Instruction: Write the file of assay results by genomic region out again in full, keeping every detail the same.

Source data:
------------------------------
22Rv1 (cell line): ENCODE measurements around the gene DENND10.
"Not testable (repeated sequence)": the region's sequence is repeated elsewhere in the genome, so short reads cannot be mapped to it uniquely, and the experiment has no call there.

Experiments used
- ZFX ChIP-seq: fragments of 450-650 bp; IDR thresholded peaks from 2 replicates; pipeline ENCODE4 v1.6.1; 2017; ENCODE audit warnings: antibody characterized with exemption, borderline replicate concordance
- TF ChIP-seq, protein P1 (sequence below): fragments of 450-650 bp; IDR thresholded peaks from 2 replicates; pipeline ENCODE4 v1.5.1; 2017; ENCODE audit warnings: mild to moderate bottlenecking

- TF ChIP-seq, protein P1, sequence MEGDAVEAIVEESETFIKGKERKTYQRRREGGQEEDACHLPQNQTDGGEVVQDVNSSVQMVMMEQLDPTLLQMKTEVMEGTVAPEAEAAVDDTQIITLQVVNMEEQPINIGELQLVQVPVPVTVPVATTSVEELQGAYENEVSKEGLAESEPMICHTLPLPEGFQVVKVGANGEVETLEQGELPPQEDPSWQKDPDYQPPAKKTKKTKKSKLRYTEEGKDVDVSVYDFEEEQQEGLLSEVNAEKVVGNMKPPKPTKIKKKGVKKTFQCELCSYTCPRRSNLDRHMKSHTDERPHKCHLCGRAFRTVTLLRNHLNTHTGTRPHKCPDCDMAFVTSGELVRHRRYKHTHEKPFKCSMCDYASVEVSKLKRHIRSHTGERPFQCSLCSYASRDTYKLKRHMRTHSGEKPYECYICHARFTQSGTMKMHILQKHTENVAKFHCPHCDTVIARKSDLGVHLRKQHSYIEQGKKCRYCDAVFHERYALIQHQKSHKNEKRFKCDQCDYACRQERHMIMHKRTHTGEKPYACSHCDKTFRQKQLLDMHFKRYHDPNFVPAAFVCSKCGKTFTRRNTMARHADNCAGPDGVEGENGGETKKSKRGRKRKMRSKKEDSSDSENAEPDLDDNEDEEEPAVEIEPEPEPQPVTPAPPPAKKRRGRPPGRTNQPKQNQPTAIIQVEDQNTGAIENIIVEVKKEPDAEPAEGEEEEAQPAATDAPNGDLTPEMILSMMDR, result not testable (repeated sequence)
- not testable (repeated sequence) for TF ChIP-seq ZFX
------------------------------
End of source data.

22Rv1 (cell line): ENCODE measurements around the gene DENND10.
"Not testable (repeated sequence)": the region's sequence is repeated elsewhere in the genome, so short reads cannot be mapped to it uniquely, and the experiment has no call there.

Experiments used
- ZFX ChIP-seq: fragments of 450-650 bp; IDR thresholded peaks from 2 replicates; pipeline ENCODE4 v1.6.1; 2017; ENCODE audit warnings: antibody characterized with exemption, borderline replicate concordance
- TF ChIP-seq, protein P1 (sequence below): fragments of 450-650 bp; IDR thresholded peaks from 2 replicates; pipeline ENCODE4 v1.5.1; 2017; ENCODE audit warnings: mild to moderate bottlenecking

- TF ChIP-seq, protein P1, sequence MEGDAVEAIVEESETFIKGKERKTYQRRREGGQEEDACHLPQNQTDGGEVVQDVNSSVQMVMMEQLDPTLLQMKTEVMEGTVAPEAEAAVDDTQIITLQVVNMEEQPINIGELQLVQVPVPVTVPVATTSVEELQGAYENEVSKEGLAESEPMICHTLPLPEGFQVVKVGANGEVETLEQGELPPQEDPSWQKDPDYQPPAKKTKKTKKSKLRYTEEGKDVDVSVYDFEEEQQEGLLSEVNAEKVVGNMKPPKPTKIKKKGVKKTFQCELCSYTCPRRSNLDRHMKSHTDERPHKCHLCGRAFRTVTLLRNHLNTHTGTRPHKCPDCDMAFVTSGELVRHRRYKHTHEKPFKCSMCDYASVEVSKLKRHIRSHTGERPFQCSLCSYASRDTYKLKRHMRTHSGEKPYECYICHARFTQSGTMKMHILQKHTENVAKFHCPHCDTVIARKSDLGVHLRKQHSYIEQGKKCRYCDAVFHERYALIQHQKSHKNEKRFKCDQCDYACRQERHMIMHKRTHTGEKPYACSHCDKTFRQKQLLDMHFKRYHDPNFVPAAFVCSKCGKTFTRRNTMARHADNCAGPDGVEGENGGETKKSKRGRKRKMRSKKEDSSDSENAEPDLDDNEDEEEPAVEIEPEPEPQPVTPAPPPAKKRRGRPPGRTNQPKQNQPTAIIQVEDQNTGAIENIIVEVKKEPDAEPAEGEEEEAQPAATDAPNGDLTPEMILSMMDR, result not testable (repeated sequence)
- not testable (repeated sequence) for TF ChIP-seq ZFX